Medical necessity is a United States legal doctrine, related to activities which may be justified as reasonable, necessary, and/or appropriate, based on evidence-based clinical standards of care. Other countries may have medical doctrines or legal rules covering broadly similar grounds. The term clinical medical necessity is also used. In contrast, unnecessary health care lacks such justification.
Implementations of the 'medical necessity' doctrines
Medicare pays for medical items and services that are "reasonable and necessary" for a variety of purposes. By statute, Medicare may only pay for items and services that are "reasonable and necessary"for the diagnosis or treatment of illness or injury or to improve the functioning of a malformed body member", unless there is another statutory authorization for payment.
Medicare has a number of policies, including National coverage determinations (NCDs) and Local Coverage Determinations (LCDs), formerly known as Local Medical Review Policies (LMRP), that describe coverage criteria.
In a small number of cases, Medicare may determine if a method of treating a patient should be covered on a case-by-case basis. Even if a service is medically determined to be "reasonable and necessary," coverage may be limited if the service is provided more frequently than allowed under Medicare coverage policies.
Medical use of marijuana
The use of cannabis (also known as marijuana) for medical purposes is a notable 'medical necessity' case. Cannabis is a plant whose active ingredients are widely reported by sufferers to be effective in pain control for various conditions, usually neuropathic in nature, where common painkillers have not had great benefit; however as a Schedule I drug under the Controlled Substance Act, it is illegal and is targeted by government, police, and anti-drug campaigners: in some states, possession is decriminalized for even non-medical purposes, wherein other states possession is a felony offense. In this case the doctrine of medical necessity would be used by a patient who believed marijuana was beneficial to them if charged with use or growing/production of illegal controlled substance relating to marijuana.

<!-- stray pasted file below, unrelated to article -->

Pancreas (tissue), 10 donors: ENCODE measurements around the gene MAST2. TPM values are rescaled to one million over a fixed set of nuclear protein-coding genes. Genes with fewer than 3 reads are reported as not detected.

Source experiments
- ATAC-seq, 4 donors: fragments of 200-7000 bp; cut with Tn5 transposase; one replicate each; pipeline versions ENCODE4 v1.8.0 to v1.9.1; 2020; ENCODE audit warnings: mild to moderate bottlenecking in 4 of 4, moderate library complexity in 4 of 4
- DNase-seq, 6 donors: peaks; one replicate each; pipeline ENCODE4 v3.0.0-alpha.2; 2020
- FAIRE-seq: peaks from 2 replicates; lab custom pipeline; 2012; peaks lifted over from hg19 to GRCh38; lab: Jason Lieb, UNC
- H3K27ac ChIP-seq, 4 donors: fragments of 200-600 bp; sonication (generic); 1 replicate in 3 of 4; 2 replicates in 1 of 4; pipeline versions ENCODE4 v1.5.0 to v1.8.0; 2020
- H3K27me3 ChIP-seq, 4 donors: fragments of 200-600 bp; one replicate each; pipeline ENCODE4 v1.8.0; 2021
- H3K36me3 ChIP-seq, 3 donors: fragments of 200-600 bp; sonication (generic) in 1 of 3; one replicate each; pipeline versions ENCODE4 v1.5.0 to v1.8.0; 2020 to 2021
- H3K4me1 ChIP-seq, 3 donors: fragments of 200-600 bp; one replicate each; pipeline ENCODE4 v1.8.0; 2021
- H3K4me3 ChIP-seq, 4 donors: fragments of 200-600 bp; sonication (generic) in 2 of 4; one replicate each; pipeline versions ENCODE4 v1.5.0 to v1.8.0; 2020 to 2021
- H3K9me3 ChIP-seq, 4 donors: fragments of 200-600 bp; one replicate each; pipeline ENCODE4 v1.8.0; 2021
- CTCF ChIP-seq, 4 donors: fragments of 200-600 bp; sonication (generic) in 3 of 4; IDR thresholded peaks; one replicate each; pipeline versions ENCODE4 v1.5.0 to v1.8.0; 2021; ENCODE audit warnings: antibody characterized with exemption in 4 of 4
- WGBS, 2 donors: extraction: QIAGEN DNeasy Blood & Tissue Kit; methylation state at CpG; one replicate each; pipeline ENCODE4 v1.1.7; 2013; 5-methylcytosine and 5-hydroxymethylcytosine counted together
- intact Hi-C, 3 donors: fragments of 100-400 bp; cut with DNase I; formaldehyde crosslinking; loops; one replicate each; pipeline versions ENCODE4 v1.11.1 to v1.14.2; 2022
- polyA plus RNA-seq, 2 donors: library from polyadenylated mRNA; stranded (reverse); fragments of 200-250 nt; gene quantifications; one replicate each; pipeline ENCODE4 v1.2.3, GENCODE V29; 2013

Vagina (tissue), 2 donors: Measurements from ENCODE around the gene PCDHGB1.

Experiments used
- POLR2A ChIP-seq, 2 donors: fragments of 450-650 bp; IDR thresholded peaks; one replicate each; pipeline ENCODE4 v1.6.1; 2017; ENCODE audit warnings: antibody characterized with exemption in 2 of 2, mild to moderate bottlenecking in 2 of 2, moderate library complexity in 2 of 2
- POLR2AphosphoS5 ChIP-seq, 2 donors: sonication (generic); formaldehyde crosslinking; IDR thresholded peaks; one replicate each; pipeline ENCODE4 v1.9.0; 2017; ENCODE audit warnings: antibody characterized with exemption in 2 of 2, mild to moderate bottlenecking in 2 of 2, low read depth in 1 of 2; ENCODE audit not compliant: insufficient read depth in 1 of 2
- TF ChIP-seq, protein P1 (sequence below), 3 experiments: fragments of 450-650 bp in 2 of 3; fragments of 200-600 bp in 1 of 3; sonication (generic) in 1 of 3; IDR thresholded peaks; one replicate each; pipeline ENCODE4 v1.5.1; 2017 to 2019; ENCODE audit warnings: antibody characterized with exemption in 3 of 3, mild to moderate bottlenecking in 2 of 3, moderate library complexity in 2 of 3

In several medical marijuana cases, the patients' physician has been willing to state to the court that the patient's condition requires this medicine and thus that the Court should not interfere. However, the Supreme Court of United States has outrightly rejected this defense in the landmark case United States v. Oakland Cannabis Buyers' Cooperative, in which the Court ruled that there was no medical necessity exception to drug laws, and federal government is free to raid, arrest, prosecute, and imprison patients who are using medical marijuana no matter if the medicine is crucially necessary to them. On the other hand, in Gonzales v. Raich, the Ninth Circuit Court of Appeals told a sufferer in extreme pain that they could not rely on state law allowing medical use, but if arrested they could seek to use medical necessity as a defence.
In the state of Maryland, a bill signed by former governor Robert Ehrlich, became law in 2003 permitting patients to use medical necessity defense to marijuana possession in the state. The maximum penalty for these users cannot exceed $100. However, this law does not prevent federal prosecution of patients, as the federal law does not recognize medical necessity. 
- Your Medicare Coverage from medicare.gov
- Medicare Coverage Database which includes NCDs, LMRP/LCDs, as well as NCAs & CALs, from cms.hhs.gov
- Physician Fee Schedule lookup at cms.hhs.gov
- What is medical necessity? by Nancy W. Miller, as found in the Physician's News Digest
- Defining Medical Necessity Under the Patient Protection and Affordable Care Act at academia.edu., by Daniel R. Skinner, published in the journal Public Administration Review (2013).
- Charles Martin, "Medical Use of Cannabis in Australia: 'Medical necessity' defences under current Australian law and avenues for reform" (2014) 21(4) Journal of Law and Medicine 875.
- Florida's Medical Necessity Defense, Reconsidered by Miami attorney Jared H. Beck